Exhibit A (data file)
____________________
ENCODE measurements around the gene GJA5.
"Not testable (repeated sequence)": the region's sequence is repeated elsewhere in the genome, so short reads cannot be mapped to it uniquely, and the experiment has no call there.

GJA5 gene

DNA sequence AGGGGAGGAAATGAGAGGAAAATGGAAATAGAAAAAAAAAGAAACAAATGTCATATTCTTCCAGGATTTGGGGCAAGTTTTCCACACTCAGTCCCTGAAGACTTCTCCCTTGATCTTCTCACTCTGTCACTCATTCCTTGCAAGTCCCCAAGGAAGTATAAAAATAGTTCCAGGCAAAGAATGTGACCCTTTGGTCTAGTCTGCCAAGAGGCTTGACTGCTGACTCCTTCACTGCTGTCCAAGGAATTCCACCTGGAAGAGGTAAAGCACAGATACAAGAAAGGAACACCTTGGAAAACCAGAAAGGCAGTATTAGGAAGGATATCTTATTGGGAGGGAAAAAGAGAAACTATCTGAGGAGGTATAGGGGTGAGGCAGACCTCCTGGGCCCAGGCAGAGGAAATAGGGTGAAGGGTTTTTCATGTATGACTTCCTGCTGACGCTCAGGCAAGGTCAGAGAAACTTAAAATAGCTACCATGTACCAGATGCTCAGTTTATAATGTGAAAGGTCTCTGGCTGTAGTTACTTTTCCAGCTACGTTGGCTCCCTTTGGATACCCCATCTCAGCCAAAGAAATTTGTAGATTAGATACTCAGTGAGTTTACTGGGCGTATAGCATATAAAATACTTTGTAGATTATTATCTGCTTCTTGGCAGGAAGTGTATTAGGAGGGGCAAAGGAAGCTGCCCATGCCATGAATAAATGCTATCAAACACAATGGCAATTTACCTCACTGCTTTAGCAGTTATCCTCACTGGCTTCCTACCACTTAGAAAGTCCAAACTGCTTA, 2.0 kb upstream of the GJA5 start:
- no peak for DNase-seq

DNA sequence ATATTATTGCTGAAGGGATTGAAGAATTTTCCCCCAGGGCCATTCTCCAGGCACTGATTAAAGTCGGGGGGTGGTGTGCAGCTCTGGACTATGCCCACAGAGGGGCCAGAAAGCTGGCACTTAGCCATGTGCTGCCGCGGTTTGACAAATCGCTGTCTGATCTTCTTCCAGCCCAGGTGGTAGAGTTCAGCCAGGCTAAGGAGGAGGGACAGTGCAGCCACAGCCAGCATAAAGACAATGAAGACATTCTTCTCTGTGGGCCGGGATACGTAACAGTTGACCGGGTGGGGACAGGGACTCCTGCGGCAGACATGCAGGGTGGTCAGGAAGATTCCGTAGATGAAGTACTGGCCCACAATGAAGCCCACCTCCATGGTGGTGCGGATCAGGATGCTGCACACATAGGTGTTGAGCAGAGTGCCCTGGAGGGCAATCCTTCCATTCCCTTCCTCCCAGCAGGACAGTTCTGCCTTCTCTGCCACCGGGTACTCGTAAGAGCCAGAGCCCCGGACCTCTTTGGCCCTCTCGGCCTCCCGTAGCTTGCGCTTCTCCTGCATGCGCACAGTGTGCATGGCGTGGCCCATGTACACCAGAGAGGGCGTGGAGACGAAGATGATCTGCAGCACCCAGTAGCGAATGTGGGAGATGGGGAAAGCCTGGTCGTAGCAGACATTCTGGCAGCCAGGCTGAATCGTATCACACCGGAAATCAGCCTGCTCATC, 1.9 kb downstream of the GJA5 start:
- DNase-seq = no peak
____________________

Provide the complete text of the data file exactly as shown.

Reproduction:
ENCODE measurements around the gene GJA5.
"Not testable (repeated sequence)": the region's sequence is repeated elsewhere in the genome, so short reads cannot be mapped to it uniquely, and the experiment has no call there.

GJA5 gene

DNA sequence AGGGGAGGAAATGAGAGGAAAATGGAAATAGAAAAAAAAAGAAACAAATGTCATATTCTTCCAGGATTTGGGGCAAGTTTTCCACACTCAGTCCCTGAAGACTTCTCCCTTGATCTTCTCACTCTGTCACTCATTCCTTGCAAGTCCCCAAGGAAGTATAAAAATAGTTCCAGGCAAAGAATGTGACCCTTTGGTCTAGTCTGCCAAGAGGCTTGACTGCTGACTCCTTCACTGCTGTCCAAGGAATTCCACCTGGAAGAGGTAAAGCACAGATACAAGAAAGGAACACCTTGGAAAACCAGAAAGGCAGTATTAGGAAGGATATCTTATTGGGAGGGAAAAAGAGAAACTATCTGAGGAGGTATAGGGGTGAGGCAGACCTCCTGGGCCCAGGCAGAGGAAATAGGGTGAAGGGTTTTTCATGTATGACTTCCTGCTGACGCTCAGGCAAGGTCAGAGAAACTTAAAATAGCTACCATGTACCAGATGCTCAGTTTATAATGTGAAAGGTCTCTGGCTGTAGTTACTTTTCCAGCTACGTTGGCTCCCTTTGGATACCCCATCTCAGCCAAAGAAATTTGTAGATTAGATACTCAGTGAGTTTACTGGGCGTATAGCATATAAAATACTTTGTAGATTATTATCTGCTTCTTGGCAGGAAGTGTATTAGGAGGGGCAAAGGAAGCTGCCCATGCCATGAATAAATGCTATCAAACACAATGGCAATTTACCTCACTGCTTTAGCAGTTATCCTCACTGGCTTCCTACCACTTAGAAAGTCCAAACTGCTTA, 2.0 kb upstream of the GJA5 start:
- no peak for DNase-seq

DNA sequence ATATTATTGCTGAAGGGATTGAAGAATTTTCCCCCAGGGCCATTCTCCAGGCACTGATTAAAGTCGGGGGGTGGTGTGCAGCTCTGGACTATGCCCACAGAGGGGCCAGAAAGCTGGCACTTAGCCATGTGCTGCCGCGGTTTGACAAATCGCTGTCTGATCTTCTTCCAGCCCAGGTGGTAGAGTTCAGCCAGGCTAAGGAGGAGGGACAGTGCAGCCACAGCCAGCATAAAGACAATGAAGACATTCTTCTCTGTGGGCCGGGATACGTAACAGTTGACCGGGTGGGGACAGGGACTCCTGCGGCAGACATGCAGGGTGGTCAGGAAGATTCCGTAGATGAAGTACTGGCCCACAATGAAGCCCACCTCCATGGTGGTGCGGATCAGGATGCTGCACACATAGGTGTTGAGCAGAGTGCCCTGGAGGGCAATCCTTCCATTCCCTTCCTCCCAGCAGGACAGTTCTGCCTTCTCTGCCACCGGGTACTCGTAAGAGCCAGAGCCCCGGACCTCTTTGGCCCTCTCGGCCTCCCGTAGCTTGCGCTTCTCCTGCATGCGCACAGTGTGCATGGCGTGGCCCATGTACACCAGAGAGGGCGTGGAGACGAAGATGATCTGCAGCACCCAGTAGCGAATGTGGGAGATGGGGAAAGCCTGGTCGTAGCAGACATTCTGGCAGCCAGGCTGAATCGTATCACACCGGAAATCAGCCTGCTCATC, 1.9 kb downstream of the GJA5 start:
- DNase-seq = no peak